If I could advise anyone to take some time away from the Internet, I’d say go for it. But I would also say it is nearly impossible.
I challenged myself to go a whole week without using the Internet, including no emails, SchoolLoop and (gasp) iMessage. So many people wondered how I made it through a whole week without using Google or Snapchat, but I think the real question came to be how everyone else survived without being able to contact me.
I’m the kind of person who lives on Youtube and Netflix, so I missed binge-watching “New Girl” after school and felt a real loss without my music on Spotify.
Although the initial withdrawal was tough, I found I had a good couple of hours added to my day. I realized how much time was wasted daily watching meaningless cat videos and scrolling through posts on Instagram and Facebook.
Everyone asked me how I was able to do homework if it was online. “What about SchoolLoop assignments?” I was lucky I had no projects requiring research or Google Docs. That is, until it came time to write this article… quite ironic.
I also didn’t know what my grades were at all times, a convenience we all take for granted. If I received a zero on an assignment and only had a limited amount of time to turn it in, I would have no idea. I wouldn’t be able to check what assignments were given in class if I forgot. I had to actually take notes the old-fashioned way instead of just printing them out.
I got in a lot of trouble taking time off social messaging systems. There were way more people who were affected by my challenge than I realized. I missed a club meeting during lunch where I was supposed to present a topic because the meeting times were changed and the notification was sent out using Facebook Messenger. My lab group was really pissed at me because they couldn’t contact me through texts and I wasn’t responding to their calls.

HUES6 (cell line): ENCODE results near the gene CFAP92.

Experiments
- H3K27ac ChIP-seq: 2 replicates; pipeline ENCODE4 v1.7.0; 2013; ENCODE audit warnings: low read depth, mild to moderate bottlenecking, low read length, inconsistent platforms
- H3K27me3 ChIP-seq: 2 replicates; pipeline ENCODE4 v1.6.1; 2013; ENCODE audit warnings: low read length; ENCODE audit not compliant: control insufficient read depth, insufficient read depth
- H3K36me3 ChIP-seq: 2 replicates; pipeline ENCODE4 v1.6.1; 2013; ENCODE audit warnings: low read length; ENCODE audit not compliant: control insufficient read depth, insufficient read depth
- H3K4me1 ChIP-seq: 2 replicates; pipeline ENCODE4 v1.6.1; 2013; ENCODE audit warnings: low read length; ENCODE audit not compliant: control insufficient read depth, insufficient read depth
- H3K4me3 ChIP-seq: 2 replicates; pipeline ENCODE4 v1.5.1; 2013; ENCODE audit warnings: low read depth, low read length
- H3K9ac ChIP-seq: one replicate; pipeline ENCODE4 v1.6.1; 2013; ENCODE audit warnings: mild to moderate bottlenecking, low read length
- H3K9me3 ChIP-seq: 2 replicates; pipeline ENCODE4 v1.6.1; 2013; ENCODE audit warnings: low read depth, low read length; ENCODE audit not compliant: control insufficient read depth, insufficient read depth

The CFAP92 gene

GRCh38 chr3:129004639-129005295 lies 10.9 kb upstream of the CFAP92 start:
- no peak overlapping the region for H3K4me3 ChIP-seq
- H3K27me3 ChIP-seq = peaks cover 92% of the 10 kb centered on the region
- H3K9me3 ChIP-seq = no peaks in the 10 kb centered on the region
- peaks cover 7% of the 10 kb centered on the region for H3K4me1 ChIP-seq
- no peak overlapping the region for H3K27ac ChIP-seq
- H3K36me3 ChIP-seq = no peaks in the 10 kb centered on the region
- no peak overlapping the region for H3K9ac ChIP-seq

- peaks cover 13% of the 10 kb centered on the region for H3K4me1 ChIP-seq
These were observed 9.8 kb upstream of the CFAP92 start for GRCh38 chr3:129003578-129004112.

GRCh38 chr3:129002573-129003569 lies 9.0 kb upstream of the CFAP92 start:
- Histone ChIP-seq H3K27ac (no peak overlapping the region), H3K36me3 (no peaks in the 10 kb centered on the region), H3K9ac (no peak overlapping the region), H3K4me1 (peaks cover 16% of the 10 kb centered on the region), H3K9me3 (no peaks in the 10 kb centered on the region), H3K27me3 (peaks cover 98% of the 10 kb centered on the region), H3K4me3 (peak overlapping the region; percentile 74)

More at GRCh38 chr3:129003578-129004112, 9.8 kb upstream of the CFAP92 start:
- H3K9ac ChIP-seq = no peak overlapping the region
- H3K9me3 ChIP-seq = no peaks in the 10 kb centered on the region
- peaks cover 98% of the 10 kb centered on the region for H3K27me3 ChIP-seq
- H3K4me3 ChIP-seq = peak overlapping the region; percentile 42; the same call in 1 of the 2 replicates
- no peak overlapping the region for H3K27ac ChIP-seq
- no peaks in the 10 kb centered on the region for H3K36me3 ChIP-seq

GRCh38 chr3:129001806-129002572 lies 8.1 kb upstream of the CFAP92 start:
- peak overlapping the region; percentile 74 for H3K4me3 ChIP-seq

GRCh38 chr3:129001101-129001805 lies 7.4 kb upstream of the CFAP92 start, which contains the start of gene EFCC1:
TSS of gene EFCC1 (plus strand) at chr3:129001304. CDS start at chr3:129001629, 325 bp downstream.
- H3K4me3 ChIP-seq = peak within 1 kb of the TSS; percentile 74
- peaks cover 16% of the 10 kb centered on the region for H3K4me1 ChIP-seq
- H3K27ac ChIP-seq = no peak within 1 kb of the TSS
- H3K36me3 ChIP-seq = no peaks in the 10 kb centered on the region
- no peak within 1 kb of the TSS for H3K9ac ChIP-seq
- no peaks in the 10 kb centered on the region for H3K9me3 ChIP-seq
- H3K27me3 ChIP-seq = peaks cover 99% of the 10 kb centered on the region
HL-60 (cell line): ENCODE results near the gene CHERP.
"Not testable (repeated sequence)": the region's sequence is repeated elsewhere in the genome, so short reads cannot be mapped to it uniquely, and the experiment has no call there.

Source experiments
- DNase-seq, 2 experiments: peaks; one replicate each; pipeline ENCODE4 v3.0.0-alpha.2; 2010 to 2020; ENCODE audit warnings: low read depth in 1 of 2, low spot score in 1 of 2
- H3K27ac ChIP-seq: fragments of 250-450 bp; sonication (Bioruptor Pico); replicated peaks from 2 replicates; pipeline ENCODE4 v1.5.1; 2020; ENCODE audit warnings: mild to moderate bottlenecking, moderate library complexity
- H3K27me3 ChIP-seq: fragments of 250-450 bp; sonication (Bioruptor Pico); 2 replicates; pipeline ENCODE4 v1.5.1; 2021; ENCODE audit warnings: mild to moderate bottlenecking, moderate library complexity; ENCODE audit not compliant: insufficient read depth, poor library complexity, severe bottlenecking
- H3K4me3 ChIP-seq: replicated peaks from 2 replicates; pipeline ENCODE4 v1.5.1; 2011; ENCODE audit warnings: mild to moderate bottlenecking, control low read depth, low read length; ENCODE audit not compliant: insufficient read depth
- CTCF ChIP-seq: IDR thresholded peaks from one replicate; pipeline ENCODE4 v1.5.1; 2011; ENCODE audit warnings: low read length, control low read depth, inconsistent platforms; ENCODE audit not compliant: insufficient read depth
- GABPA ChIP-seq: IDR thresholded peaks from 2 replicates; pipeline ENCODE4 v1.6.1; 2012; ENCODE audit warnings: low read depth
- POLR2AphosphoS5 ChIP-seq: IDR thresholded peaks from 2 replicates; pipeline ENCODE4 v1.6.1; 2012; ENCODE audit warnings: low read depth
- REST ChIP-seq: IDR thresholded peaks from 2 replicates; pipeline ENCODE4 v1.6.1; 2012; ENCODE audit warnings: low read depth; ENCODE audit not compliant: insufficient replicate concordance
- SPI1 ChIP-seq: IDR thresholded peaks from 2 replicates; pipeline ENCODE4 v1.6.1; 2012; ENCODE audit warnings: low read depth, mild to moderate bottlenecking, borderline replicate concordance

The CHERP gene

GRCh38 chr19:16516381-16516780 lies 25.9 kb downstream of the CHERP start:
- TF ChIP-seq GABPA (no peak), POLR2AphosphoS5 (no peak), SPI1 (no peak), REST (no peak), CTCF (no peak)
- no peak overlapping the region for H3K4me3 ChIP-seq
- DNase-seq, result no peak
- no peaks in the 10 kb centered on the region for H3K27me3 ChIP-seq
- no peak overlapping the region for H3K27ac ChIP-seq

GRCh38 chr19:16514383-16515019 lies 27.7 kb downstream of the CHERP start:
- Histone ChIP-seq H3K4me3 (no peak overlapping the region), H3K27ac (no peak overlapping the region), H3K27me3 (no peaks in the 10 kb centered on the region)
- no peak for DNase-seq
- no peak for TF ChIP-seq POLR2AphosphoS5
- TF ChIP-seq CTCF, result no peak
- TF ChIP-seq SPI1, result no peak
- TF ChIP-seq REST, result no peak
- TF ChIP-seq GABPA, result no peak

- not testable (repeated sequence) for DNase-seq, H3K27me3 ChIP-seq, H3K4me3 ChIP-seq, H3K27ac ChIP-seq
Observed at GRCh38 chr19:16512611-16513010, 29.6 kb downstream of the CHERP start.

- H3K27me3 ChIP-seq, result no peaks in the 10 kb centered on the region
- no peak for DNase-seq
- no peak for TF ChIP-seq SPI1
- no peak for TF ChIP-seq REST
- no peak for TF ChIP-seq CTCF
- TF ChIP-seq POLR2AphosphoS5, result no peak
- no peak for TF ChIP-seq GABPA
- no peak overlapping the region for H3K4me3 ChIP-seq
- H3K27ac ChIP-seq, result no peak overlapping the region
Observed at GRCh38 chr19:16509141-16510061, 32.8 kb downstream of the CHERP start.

There were, however, definitely some major upsides to living the modern hermit life. I put more effort into homework and improved my studying habits since procrastinating on the Internet wasn’t an option anymore. I actually went to sleep at a reasonable time because I finished my assignments during the hours of daylight.
Living without social media surprisingly lifted a lot of weight off my shoulders. I didn’t have to respond to group chats, which had caused me more stress than I realized. I didn’t have to live up to anyone’s expectations over the Internet, and it felt great. I had room to be me.
I learned it is definitely not possible to go offline for students taking courses that require printouts and online research, or have extracurriculars and clubs which require communication via Facebook.
However, living day-to-day off the grid was an ignorant bliss. I was disconnected from my friends, my life at school and my modern duties as a student, and it left me wondering, “Is this how teenagers in the 90s actually lived?” I have to admit — it wasn’t half bad.